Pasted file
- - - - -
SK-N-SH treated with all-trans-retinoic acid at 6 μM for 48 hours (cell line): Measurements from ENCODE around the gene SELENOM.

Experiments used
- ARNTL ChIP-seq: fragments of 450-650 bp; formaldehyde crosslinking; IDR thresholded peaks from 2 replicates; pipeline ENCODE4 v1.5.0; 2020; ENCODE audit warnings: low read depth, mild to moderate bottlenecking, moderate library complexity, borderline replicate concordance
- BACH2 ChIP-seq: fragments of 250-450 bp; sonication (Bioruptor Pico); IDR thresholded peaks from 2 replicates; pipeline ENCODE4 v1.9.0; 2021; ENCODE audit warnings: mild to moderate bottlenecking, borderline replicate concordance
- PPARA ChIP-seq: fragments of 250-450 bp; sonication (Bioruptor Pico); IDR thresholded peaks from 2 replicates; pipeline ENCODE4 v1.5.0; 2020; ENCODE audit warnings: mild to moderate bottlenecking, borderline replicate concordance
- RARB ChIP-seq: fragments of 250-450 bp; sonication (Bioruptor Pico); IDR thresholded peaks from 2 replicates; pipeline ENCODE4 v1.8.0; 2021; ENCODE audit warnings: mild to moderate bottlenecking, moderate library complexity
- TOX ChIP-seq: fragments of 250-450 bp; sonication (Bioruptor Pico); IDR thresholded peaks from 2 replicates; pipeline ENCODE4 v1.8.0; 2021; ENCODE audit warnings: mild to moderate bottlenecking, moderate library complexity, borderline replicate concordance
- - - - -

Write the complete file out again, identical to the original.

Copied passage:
SK-N-SH treated with all-trans-retinoic acid at 6 μM for 48 hours (cell line): Measurements from ENCODE around the gene SELENOM.

Experiments used
- ARNTL ChIP-seq: fragments of 450-650 bp; formaldehyde crosslinking; IDR thresholded peaks from 2 replicates; pipeline ENCODE4 v1.5.0; 2020; ENCODE audit warnings: low read depth, mild to moderate bottlenecking, moderate library complexity, borderline replicate concordance
- BACH2 ChIP-seq: fragments of 250-450 bp; sonication (Bioruptor Pico); IDR thresholded peaks from 2 replicates; pipeline ENCODE4 v1.9.0; 2021; ENCODE audit warnings: mild to moderate bottlenecking, borderline replicate concordance
- PPARA ChIP-seq: fragments of 250-450 bp; sonication (Bioruptor Pico); IDR thresholded peaks from 2 replicates; pipeline ENCODE4 v1.5.0; 2020; ENCODE audit warnings: mild to moderate bottlenecking, borderline replicate concordance
- RARB ChIP-seq: fragments of 250-450 bp; sonication (Bioruptor Pico); IDR thresholded peaks from 2 replicates; pipeline ENCODE4 v1.8.0; 2021; ENCODE audit warnings: mild to moderate bottlenecking, moderate library complexity
- TOX ChIP-seq: fragments of 250-450 bp; sonication (Bioruptor Pico); IDR thresholded peaks from 2 replicates; pipeline ENCODE4 v1.8.0; 2021; ENCODE audit warnings: mild to moderate bottlenecking, moderate library complexity, borderline replicate concordance